Despite what many of us believe, disagreements and conflict in a relationship are not necessarily bad.
When anger is vented in a constructive, healthy manner it can be a great way to help the couple understand their relationship better and get it to a healthier place. What is harmful is when you and your partner handle the conflict in your relationship in a way that erodes the bound between the two individuals.
John Gottman, psychologist and marriage expert, has uncovered four different ways people handle conflict that can destroy their relationship. In fact, his research that looked at how these four factors affected a relationship is said to be able to predict the likelihood of divorce with a 93.6% accuracy rating.
Gottman says that the four red flags that can signal the end of a relationship are: criticism, contempt, defensiveness and stonewalling. For those couples who do experience these four symptoms in their marriage there is hope. The first step to saving your marriage is recognizing that these factors are present and having an effect on your relationship. Read on to see these factors in depth and how to address them when they come up in your marriage.
1.Criticism– There is a difference between criticism and having a complaint. A complaint is about a specific behavior. The trouble comes in when the complaint turns into a criticism. Criticism is when you make it about your partner personally.
For example, let’s say you ask your spouse to take out the trash before you go to bed and he doesn’t for whatever reason. When you come downstairs in the morning you see that the trash is still in the kitchen.
A complaint would be: The trash is still in the kitchen. I ask you to take it out last night. What happened?
Criticism would be: The trash is still in the kitchen. You never help me out around the house. You are so lazy and forgetful.
The first statement is about the behavior itself. The second is about the partner.
Antidote for Criticism– One helpful marriage tip is to stick to the specific behavior that is in question and do not make it about your partner’s perceived shortcomings.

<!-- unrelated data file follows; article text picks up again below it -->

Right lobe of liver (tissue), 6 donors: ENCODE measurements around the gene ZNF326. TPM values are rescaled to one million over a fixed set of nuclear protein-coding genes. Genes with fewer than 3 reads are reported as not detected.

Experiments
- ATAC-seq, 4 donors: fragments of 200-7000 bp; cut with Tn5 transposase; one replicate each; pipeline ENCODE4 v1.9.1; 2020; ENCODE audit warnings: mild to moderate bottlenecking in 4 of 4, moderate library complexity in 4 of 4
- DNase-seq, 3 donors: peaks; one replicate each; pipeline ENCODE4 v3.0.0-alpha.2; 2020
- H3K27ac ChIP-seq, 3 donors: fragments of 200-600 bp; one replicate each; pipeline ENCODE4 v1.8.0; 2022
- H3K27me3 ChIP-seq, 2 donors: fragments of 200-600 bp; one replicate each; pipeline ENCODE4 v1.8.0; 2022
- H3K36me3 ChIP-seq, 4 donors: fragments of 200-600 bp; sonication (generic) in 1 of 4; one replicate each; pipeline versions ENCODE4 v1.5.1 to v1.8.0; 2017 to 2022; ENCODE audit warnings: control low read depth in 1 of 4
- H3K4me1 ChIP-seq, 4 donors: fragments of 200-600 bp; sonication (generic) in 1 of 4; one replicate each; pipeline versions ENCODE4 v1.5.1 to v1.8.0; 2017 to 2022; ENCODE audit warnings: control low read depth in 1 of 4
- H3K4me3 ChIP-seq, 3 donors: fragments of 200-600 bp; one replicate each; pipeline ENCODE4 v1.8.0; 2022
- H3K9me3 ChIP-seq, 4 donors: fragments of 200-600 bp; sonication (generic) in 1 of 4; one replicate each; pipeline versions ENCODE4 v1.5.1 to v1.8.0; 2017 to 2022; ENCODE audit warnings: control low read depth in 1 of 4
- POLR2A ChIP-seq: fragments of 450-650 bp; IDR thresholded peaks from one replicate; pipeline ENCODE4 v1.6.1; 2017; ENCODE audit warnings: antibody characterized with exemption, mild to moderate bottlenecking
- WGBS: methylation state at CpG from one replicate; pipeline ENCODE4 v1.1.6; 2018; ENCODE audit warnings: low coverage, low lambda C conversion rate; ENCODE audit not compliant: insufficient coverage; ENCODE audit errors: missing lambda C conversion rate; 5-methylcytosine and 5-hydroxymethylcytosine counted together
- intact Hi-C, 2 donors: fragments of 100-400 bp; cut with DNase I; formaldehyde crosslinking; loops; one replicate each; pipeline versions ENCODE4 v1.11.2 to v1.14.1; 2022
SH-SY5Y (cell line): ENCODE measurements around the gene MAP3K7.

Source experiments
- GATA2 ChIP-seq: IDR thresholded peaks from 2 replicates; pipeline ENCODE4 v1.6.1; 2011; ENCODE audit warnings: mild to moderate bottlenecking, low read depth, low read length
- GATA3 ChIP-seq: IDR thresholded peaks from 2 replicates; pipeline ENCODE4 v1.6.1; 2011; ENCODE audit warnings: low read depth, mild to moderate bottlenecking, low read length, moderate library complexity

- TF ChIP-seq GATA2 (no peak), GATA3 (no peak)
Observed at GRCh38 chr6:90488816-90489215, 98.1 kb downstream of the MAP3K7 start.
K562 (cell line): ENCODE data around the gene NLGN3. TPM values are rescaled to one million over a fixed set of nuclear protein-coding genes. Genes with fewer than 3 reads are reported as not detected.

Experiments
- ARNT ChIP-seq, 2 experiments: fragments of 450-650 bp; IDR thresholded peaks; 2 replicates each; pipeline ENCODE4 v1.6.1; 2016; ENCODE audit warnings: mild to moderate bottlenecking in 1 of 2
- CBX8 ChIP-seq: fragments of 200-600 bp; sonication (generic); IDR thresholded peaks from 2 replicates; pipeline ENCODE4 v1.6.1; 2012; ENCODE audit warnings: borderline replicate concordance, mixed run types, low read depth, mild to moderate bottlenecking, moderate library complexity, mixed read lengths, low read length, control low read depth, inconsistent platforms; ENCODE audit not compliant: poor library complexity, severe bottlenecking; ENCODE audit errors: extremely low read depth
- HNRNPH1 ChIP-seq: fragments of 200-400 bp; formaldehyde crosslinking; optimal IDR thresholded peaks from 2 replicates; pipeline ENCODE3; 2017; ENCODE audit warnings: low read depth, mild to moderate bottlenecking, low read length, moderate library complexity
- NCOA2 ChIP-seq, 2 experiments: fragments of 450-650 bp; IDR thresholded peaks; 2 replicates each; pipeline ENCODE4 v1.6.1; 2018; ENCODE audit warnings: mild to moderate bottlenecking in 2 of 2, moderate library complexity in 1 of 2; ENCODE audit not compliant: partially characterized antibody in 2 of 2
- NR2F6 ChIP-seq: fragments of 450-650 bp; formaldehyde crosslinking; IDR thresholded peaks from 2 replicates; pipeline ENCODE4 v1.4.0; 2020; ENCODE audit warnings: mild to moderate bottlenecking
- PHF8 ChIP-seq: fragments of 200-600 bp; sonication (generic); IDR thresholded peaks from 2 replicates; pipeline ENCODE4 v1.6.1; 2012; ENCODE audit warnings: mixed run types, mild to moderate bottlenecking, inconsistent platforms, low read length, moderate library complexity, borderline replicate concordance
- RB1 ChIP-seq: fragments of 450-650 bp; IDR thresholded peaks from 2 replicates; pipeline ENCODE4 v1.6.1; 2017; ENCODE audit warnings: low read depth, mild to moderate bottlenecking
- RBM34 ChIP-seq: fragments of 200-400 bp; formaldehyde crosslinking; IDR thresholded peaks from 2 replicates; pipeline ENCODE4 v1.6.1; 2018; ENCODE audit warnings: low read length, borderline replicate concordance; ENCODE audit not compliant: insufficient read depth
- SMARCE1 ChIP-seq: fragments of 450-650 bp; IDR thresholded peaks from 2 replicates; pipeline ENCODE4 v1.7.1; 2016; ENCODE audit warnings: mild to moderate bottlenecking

2. Contempt– Contempt is any statement or action you make to your partner from a superior place or in an attempt to bring them down. Direct insults and correcting your partner in some way in an attempt to put them down would be considered contempt.
Examples of contempt are eye-rolling, correcting grammar in the middle of an argument, critical looks, cut-downs disguised as humor (this commonly end with things like “It’s a joke”, “Can’t you take a joke” or “I am just kidding”), name calling, sarcasm or mocking your partner. Body language and tone of voice can also be forms of contempt.
Antidote for Contempt: Cultivate a culture of appreciation in you marriage. Look for things your partner is doing well or that make you happy to be with them and make sure you tell them about it. Thank your partner for different things you see them doing.
3. Defensiveness– Defensiveness is trouble because it makes it difficult for the problem to get addressed. One person becomes the victim and the other is the persecutor. Defensiveness avoids the issue and passes blame.
Examples of defensiveness would be statements like “It’s not my fault it’s your fault”, “I didn’t…”,“You’re complaining after all I do for you”. Defensive people may whine, meet their partners complaint with a complaint of their own (“Yes, but…”), or or repeat themselves without paying attention to what the other person is saying.
Antidote for Defensiveness- Take responsibility for your part. Great ways to do this include statements like: “You may have a point, tell me more” or “I didn’t know you felt this way, let’s talk about it”.
4. Stonewalling- When someone stonewalls they with draw away from the conversation. Stonewalling is actually a way that people try to avoid conflict and regulate their emotions. People who stonewall tend to feel overwhelmed with the topic of discussion and withdraw to calm themselves down.
Examples could be stoic silence, change in subject, walking away from the conversation, silent treatment or monosyllabic muttering.
Antidote for Stonewalling: Communicate to your partner that you are feeling overwhelmed. Let them know that you would like to continue discussing the topic but need a chance to calm down so you can address it with a level head. Then both of you take a break and do something separately that will calm you down. Agree on a time (an hour or so) that you will readdress the problem.
If your relationship has any or all of these characteristics you may be wondering “Can my marriage be saved”, or “Is there hope for our marriage”. There is always hope to save a marriage as long as both people want it to work and are willing to put in the effort.